It’s never easy when someone you love is sick – real sick. And while not as hard, its a bit more awkward when you are a third party to the moments breaking the heart of someone you love.
My wife and her sister are close and always have been. They are each other’s best friend, always ready to lend a hand and shoulder to cry on. That made it all the more devastating for Nicole when her sister, Laura, was diagnosed with cancer recently.
Laura has always been the stronger of the two. Nothing against Nicole – she is just more sensitive and not as good at handling stress as Laura. Naturally, Laura dealt with her diagnosis with some bravado and verve, while Nicole did the worrying for both of them.
Laura’s cancer had progressed to the point where surgery was required immediately and terms like “unique” and “abnormal” were being tossed around. This only served to worry Nicole more.
My job was to comfort Nicole and assure her that her sister was still young and strong. I countered every doubt that surfaced with unwavering optimism, because that is what Nicole needed.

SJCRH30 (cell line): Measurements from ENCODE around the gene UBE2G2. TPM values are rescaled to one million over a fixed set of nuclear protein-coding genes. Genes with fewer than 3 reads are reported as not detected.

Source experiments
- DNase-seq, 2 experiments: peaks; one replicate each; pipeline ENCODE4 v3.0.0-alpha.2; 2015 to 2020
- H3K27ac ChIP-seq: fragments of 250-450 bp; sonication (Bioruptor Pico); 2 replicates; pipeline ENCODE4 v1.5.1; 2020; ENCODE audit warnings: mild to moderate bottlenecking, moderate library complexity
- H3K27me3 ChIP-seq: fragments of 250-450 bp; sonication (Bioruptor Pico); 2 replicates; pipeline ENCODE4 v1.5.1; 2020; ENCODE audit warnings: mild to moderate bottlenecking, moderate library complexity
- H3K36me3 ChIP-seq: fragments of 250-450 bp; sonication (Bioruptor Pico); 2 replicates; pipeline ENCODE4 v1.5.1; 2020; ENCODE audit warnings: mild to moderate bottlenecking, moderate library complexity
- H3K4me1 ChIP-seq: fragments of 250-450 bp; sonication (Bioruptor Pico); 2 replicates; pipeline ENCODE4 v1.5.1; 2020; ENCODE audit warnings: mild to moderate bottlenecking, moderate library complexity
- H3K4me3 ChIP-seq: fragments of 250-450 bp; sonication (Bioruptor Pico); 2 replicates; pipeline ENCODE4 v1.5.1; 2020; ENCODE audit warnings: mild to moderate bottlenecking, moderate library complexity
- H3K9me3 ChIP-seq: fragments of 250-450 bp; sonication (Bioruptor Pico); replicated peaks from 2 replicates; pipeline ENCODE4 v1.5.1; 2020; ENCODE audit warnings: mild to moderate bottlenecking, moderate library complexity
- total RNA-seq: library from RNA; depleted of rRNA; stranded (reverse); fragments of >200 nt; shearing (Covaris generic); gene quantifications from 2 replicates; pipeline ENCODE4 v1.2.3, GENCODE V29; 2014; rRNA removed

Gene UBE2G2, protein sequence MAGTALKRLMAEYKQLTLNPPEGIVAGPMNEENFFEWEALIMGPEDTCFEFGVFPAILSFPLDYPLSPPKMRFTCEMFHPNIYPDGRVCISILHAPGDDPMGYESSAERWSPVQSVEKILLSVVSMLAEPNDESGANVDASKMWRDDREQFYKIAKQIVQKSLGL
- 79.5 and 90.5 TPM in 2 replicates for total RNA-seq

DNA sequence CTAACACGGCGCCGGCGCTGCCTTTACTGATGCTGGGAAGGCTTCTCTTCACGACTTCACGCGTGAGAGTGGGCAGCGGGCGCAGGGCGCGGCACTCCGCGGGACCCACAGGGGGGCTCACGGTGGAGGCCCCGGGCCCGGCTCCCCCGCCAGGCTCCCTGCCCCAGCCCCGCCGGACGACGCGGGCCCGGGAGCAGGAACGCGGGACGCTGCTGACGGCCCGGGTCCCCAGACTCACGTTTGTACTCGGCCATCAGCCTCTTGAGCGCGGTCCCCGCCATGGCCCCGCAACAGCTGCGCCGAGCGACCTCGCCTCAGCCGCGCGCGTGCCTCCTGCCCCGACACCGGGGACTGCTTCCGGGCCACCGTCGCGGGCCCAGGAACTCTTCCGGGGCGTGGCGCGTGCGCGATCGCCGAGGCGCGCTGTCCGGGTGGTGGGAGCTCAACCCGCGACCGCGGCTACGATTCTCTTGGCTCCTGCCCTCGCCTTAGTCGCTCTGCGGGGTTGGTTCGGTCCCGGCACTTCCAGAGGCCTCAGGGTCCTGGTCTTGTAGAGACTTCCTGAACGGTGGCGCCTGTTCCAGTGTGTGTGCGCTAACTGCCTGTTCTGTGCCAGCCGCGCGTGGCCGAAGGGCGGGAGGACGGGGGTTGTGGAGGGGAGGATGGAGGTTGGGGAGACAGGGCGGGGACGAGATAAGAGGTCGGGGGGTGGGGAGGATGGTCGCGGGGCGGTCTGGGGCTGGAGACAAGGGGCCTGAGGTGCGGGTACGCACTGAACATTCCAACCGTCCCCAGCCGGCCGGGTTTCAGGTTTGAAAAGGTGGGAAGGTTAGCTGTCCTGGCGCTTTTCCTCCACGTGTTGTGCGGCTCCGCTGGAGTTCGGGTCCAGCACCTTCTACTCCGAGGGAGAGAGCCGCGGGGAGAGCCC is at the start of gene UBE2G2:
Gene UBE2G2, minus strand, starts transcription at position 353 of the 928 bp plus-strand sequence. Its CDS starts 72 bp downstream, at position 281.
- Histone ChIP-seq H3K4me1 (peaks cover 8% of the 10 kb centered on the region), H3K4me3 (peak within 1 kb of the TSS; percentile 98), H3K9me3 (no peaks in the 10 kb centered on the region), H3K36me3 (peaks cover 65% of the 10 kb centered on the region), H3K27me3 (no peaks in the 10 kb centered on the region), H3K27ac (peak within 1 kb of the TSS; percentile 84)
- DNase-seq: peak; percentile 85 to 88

The doubts and tensions were still there, bubbling beneath the service, but together she and I were able to stay on task and be there for Laura.
Laura’s lowest and most fragile moment came when she was told the surgery that saved her life meant she would never have children. She had been trying, unsuccessfully, for years. Now she would never have the opportunity.
I have no idea how she is coping with that. I can’t even imagine.
She came through the surgery well. The doctors are confident all the microscopic cancer cells have been removed, and she will recover fully.
With the hopeful news, my wife is getting back to her normal, happy self – which makes me happier.
I didn’t do anything but stand in the background. It felt useless, but it was exactly where I needed to be.
The whole situation has me thinking about how it would be if the tables had been turned, or if fate had not been in Laura’s favor.
It reminds me of a song that’s still fairly popular. The 30- or 40-somethings out there will likely remember the band The Flaming Lips and their song “Do you Realize?”
It’s a little sappy, but it really strikes a chord.
“And instead of saying all of your goodbyes – let them know you realize that life goes fast.”
The reminders are painful, but we still need them. Cherish your family, and let them know every moment with them is a blessing.
Jimmy Alford is a graphic designer, reporter and photographer for the Messenger.